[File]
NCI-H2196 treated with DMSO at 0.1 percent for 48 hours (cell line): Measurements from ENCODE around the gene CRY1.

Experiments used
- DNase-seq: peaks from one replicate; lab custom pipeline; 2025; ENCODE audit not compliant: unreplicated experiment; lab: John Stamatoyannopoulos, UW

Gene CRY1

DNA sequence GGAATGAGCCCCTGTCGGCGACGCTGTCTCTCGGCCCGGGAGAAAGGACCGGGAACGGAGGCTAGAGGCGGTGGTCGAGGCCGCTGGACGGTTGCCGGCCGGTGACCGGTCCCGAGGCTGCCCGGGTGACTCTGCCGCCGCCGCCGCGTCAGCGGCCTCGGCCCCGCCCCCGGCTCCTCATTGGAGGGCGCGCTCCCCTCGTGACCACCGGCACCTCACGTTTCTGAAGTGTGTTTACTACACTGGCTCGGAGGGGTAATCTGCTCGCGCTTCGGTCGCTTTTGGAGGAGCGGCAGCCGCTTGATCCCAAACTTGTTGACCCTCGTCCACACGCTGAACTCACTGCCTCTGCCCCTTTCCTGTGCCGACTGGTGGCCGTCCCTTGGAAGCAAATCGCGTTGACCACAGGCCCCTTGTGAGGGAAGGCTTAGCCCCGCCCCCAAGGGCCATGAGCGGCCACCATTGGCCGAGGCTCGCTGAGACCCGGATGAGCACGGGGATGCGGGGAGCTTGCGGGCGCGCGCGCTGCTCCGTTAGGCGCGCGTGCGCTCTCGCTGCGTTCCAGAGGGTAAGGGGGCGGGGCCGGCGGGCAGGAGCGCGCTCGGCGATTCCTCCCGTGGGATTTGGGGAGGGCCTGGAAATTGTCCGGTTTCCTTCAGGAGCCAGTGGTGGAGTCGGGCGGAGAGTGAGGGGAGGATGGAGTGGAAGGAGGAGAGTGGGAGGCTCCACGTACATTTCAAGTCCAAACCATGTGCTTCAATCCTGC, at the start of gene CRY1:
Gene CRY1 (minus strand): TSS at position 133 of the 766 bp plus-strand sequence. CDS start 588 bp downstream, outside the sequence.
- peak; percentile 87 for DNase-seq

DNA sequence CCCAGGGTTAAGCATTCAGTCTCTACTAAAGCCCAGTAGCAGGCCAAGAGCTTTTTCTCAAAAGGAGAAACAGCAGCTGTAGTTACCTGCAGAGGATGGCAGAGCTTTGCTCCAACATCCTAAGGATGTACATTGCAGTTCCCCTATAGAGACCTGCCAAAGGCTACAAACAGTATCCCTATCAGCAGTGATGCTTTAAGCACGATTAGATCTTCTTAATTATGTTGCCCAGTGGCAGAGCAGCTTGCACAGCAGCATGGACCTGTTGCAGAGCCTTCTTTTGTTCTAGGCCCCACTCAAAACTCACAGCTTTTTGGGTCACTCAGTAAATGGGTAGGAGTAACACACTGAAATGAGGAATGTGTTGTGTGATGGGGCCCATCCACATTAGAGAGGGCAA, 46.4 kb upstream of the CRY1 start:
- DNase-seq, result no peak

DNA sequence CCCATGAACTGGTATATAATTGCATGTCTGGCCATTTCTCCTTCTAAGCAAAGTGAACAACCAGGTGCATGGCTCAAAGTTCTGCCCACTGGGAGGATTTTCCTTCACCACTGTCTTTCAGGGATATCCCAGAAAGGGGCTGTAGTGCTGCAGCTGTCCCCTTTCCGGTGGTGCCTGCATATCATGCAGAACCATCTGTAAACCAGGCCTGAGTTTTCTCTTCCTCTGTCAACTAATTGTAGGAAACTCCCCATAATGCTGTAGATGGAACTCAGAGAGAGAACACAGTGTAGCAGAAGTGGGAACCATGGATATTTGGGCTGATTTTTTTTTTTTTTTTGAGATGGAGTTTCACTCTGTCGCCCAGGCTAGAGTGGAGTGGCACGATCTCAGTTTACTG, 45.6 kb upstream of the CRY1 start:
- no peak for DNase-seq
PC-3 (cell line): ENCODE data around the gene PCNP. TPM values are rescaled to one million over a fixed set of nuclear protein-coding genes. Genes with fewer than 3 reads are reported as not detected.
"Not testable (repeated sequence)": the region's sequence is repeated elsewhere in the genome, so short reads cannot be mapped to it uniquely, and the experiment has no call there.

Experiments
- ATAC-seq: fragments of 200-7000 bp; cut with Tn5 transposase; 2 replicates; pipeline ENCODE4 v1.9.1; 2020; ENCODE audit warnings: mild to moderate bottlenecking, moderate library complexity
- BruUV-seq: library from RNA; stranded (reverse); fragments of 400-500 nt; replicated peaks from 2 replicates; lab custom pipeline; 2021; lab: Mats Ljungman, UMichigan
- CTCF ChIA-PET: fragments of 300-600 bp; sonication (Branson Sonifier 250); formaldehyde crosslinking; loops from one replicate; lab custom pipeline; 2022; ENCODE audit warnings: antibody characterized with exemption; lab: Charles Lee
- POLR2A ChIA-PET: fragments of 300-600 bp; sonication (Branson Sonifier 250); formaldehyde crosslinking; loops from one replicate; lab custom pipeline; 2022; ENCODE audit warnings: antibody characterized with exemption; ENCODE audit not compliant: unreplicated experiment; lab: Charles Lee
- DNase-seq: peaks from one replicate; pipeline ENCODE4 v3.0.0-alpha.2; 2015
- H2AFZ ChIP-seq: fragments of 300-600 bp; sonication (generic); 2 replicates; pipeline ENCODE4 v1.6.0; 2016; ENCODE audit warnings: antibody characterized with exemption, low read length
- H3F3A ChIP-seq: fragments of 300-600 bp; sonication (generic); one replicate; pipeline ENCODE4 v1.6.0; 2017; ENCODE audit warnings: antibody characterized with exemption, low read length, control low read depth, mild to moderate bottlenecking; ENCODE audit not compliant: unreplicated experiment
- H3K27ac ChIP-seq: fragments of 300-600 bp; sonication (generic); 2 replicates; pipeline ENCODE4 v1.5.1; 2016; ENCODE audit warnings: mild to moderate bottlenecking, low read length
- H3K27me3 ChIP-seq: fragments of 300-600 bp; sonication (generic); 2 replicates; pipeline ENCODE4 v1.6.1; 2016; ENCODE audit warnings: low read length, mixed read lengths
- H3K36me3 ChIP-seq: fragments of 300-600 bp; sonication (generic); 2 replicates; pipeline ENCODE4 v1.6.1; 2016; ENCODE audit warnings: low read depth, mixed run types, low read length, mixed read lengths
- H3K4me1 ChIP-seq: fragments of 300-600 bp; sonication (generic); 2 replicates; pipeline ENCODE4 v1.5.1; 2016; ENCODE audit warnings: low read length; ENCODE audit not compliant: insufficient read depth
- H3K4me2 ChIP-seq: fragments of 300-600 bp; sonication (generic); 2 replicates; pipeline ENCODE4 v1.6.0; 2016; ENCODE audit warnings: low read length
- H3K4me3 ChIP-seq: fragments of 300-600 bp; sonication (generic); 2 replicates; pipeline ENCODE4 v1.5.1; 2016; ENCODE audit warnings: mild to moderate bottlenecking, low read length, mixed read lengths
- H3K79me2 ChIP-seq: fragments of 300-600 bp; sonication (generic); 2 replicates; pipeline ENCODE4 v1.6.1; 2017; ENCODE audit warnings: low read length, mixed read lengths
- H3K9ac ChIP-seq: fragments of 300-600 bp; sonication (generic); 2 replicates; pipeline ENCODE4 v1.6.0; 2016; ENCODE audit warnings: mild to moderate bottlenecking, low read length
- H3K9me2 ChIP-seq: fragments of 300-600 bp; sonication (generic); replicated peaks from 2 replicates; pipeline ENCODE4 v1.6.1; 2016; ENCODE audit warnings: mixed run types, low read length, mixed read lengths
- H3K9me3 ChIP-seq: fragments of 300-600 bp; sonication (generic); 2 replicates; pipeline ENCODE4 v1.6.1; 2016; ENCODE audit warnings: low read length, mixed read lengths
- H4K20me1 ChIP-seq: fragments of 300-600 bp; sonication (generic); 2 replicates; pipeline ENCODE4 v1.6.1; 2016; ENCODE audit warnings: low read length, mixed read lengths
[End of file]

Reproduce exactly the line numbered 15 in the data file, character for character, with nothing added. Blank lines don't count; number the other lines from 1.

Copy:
- ATAC-seq: fragments of 200-7000 bp; cut with Tn5 transposase; 2 replicates; pipeline ENCODE4 v1.9.1; 2020; ENCODE audit warnings: mild to moderate bottlenecking, moderate library complexity